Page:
With funding tight, city narrows Mullan projects; will consider impact fees
After years of planning and chasing funds, the City of Missoula will begin infrastructure work next spring off Mullan Road, though funding remains short, even with the list of initial projects pared down.
Jeremy Keene, director of Public Works, said the city has roughly $16.3 million on hand, including $13 million in federal funding and some local funds, including cash from utilities.
“It's a big project. We're right around $40 million total for the whole thing, “Keene said. “It's certainly a challenge for us, trying to keep those costs constrained within the budget we have.”
Local partners, including the city and county, sought and received a $13 million federal grant last year. But it was $10 million less than requested, and an effort to secure the remaining portion was unsuccessful.
After months of planning and public feedback, five projects emerged from the larger list and are set to break ground next spring, including the extension of Mary Jane Boulevard to Mullan Road and West Broadway, and connecting George Elmer Drive to Mullan Road.
With the initial funding, Keene said England Boulevard will also be extended west and a portion of the Flynn Lane Trail will be developed.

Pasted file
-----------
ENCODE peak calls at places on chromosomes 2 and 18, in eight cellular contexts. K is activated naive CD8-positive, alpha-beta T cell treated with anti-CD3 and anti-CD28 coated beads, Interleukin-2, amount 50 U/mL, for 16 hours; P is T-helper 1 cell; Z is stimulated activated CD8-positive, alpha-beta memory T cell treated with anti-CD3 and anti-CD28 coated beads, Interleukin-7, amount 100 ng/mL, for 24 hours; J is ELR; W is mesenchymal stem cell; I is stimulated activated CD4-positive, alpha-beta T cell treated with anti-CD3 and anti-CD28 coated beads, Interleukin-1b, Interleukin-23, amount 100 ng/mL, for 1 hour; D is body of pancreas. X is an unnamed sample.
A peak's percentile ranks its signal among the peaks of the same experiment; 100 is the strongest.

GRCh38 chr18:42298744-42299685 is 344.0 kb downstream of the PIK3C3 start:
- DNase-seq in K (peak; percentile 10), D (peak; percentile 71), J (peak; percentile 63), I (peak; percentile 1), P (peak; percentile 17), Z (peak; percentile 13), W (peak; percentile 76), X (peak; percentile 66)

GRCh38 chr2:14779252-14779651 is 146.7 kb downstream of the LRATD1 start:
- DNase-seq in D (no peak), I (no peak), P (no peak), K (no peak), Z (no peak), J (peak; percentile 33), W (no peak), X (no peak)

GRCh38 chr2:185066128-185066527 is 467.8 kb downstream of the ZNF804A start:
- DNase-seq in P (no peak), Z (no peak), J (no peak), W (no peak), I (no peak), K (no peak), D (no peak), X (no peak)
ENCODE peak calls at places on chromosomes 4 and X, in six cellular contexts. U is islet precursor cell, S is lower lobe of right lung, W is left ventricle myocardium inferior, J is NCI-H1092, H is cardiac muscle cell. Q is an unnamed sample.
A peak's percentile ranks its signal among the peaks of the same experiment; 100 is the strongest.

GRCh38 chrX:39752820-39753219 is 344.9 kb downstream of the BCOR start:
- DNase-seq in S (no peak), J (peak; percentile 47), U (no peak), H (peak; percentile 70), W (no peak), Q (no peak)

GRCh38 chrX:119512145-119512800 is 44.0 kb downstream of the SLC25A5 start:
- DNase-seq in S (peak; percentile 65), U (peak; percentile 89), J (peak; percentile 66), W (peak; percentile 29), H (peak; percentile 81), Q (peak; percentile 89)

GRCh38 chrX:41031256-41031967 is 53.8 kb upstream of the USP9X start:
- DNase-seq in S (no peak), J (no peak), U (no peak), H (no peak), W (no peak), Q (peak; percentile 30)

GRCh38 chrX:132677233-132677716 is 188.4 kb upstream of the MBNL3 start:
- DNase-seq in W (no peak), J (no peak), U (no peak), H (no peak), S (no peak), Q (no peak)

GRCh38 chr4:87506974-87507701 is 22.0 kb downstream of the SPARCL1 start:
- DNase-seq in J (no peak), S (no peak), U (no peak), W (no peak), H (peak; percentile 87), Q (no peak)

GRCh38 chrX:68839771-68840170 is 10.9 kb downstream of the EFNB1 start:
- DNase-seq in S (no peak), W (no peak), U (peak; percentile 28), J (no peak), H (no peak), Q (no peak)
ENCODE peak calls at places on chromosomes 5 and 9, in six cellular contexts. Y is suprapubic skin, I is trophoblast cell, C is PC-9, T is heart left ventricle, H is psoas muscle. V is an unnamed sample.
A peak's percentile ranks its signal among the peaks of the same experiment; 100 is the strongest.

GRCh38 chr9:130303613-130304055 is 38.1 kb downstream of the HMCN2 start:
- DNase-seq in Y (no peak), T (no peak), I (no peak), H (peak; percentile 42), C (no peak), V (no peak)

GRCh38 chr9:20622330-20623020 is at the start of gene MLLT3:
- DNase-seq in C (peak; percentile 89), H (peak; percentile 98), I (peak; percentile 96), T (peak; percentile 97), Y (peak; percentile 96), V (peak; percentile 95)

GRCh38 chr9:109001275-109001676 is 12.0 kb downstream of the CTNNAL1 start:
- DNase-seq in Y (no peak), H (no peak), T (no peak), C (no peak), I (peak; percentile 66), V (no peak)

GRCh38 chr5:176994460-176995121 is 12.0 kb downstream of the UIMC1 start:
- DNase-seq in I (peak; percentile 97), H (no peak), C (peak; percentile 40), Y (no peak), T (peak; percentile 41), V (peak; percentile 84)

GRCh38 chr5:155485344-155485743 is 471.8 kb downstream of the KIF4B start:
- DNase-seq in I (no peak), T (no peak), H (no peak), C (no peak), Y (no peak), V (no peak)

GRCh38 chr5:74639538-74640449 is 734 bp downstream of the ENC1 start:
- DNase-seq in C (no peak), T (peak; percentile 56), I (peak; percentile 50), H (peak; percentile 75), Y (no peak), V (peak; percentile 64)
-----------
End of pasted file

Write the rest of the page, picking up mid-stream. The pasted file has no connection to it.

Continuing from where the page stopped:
“What we tried to do is look at the long-term build out for this area and what those traffic volumes would be in the year 2050,” Keene said. “As we're building for today and building things, we're planning for the long-term future.”
To secure the full $40 million needed to complete the project, the City Council will likely consider placing fees on future work, including latecomer water and sewer fees, which would generate an additional $5 million.
The city will also consider placing special impact fees upon future development in the area. Keene said that could raise an additional $18.7 million.
“We've talked about a special impact fee district for the transportation components. It's similar to what we do with the citywide transportation impact fee,” he said. “It would be assessed to all new development that happens in a specific area.”
The area is expected to accommodate anticipated growth for the next two decades, and six major projects are already taking place in the area.
Some are under construction, like the Summit Beverage facility and the Veterans Affairs Clinic. Some are beginning construction, like Hellgate Village, while a number of others are completing design.
The City Council will consider the new fees in January.
“The city is providing the infrastructure ahead of development, so that infrastructure is more predictable and better planned and in place when the development happens,” Keene said. “Then we're looking to recover those costs from the developers when their projects happen. I think it's a good model.”
As designed, the entire project includes six roadway corridors and 21 intersections, including several roundabouts planned at new intersections on Mullan Road. It also includes several miles of bike and pedestrian facilities and new trails.
But with a limited budget, Keene said the city will likely defer the scope of several initial projects.
“The basic goal is to make sure we get the connectivity with the roads and bike lanes,” he said. “The idea would be to build a basic road section to connect these area, and when development happens, we'd come back and finish the curb, sidewalk, storm drainage, and all the other elements we may not have funding for right now.”